“My name is John Chambers. You can call me Jake.” – Stephen King, The Gunslinger

On his journey, Roland meets many people. He finds a town, he finds a lover, he finds a hippie farmer, and after all this, he finds Jake. I swear if I could pull a character from a book and into reality, it would be Jake. I would adopt him. He is a young boy who got mixed into something he can’t understand, and all he has in the world at this point in his story is Roland, the rough gunslinger who will not be deterred from his mission. Jake was in his own world, in his own time, minding his own business when he is shoved into Roland’s path.

Roland became a gunslinger at a very young age. He did so in a fit of rage that led him to the challenge to receive his guns. Roland relives stories about his childhood while traveling with Jake and gives us a glimpse at how he became who he is.

“I am the furthest minion of the Dark Tower. Earth has been given into my hand.” – Stephen King, The Gunslinger

The man in black is part of the mystery. He is always just out of the gunslinger’s reach. When you read of the actions of the man in black, you realize how truly evil his character is. He brings a drug addict back to life just so that he can prolong his suffering. Being a seer, he gives a barren woman a child that he knows will face an end. He does both of these things without a second thought and only to bring destruction. Roland seeks to end this and end him.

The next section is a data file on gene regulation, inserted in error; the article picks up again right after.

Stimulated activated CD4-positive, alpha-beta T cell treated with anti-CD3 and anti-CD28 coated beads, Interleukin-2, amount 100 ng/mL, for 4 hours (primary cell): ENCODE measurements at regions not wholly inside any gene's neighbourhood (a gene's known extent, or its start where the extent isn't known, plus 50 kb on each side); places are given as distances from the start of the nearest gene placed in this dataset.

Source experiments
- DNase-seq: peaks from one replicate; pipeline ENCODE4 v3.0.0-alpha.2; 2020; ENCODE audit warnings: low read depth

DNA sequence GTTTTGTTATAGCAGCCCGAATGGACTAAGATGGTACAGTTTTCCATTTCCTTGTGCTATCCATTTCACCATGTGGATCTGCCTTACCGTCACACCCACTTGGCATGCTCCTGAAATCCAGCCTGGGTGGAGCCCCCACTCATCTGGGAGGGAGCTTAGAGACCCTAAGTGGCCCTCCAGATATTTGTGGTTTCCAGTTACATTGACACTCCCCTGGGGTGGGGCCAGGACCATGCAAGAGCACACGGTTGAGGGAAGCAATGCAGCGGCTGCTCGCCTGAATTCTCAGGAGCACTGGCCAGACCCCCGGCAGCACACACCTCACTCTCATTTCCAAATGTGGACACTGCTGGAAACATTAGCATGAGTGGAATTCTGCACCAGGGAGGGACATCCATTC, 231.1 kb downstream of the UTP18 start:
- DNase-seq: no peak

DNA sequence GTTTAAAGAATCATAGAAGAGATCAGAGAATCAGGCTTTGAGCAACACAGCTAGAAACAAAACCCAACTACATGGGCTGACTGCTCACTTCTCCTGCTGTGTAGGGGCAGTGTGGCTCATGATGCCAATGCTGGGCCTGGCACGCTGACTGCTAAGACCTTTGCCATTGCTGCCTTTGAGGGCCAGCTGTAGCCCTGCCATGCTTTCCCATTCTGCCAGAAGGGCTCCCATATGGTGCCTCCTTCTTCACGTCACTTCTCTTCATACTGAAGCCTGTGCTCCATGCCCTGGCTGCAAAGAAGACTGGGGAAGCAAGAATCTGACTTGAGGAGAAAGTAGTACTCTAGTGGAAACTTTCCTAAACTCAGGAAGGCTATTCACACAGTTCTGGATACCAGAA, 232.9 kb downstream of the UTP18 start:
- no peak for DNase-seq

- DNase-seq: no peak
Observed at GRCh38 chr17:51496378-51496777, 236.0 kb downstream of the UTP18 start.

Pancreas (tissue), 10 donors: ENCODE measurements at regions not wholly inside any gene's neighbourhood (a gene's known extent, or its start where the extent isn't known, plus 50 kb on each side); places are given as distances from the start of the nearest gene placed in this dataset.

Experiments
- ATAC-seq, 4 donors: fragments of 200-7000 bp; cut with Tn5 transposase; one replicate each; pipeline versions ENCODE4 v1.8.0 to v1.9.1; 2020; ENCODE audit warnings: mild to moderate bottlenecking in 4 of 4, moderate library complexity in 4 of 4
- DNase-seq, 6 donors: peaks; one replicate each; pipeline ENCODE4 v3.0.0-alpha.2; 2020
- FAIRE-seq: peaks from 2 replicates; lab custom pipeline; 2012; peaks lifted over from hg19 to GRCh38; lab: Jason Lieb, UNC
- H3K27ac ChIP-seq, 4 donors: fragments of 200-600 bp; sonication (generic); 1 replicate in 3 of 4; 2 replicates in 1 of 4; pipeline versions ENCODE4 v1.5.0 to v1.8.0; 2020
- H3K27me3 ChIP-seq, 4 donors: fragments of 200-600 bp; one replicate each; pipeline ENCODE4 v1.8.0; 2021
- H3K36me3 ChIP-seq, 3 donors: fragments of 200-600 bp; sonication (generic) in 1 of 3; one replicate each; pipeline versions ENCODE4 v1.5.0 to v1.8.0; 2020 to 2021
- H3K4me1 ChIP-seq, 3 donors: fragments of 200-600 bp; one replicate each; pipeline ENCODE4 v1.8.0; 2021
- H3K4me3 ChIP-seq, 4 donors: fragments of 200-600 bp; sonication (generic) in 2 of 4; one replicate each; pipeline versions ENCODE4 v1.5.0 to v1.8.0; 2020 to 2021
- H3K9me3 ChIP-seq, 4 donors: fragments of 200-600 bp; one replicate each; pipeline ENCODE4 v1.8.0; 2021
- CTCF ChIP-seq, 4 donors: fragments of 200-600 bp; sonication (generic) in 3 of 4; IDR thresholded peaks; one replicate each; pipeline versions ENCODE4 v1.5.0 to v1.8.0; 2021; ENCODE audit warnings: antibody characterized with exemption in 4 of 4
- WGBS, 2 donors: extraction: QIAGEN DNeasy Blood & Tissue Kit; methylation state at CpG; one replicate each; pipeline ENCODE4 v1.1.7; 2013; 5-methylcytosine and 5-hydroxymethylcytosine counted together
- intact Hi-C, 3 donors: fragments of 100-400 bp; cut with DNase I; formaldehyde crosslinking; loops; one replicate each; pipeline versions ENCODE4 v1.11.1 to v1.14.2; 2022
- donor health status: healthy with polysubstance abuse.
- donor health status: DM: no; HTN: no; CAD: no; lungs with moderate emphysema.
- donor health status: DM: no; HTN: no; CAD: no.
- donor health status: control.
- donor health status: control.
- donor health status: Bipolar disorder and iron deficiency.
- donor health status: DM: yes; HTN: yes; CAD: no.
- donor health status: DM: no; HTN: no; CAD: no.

“Go then, there are other worlds than these.” – Stephen King, The Gunslinger

I hope after this review that you are standing at the rabbit hole. I hope you are intrigued enough to take the plunge. Make no mistake that this book is only the rabbit hole, though. This is only the beginning of the journey to rid the worlds of the man in black and finally see The Dark Tower. I am not half done with this series of books, but it has been a fantastical and suspenseful journey thus far. Be ready if you intend to venture into the rabbit hole. I recommend that you do, and if you do, then go, for there are other worlds than these.

***The remainder of this post contains SPOILERS. Plot and otherwise. If you intend to read this book, please stop at this point.

The Gunslinger begins with Roland trailing the man in black across the desert. He and his donkey are worn to the bone and suffering from dehydration and heat. Stephen King uses some of the descriptive writing here that I am so fond of. They come across a small house where a dweller lives. He offers shelter and food. Roland accepts and sleeps. The dweller, Brown, wakes Roland to let him know that the donkey has died. The man has a raven named Zoltan that mostly spews nonsense and silly things.